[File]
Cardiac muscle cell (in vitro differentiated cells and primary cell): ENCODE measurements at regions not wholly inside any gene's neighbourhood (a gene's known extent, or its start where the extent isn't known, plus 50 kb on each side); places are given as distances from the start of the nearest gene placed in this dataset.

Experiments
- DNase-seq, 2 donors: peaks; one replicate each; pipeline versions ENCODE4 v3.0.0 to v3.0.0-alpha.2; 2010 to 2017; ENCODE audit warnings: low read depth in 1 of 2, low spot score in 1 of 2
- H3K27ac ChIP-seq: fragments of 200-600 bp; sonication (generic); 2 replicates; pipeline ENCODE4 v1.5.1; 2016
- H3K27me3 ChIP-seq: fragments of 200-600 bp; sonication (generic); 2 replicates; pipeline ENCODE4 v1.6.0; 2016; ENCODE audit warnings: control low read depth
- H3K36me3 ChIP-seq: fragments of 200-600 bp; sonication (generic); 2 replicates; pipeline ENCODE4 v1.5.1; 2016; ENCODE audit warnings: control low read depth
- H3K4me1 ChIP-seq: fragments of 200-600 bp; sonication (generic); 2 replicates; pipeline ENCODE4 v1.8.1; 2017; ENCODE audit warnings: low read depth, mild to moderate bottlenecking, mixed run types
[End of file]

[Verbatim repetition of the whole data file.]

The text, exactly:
Cardiac muscle cell (in vitro differentiated cells and primary cell): ENCODE measurements at regions not wholly inside any gene's neighbourhood (a gene's known extent, or its start where the extent isn't known, plus 50 kb on each side); places are given as distances from the start of the nearest gene placed in this dataset.

Experiments
- DNase-seq, 2 donors: peaks; one replicate each; pipeline versions ENCODE4 v3.0.0 to v3.0.0-alpha.2; 2010 to 2017; ENCODE audit warnings: low read depth in 1 of 2, low spot score in 1 of 2
- H3K27ac ChIP-seq: fragments of 200-600 bp; sonication (generic); 2 replicates; pipeline ENCODE4 v1.5.1; 2016
- H3K27me3 ChIP-seq: fragments of 200-600 bp; sonication (generic); 2 replicates; pipeline ENCODE4 v1.6.0; 2016; ENCODE audit warnings: control low read depth
- H3K36me3 ChIP-seq: fragments of 200-600 bp; sonication (generic); 2 replicates; pipeline ENCODE4 v1.5.1; 2016; ENCODE audit warnings: control low read depth
- H3K4me1 ChIP-seq: fragments of 200-600 bp; sonication (generic); 2 replicates; pipeline ENCODE4 v1.8.1; 2017; ENCODE audit warnings: low read depth, mild to moderate bottlenecking, mixed run types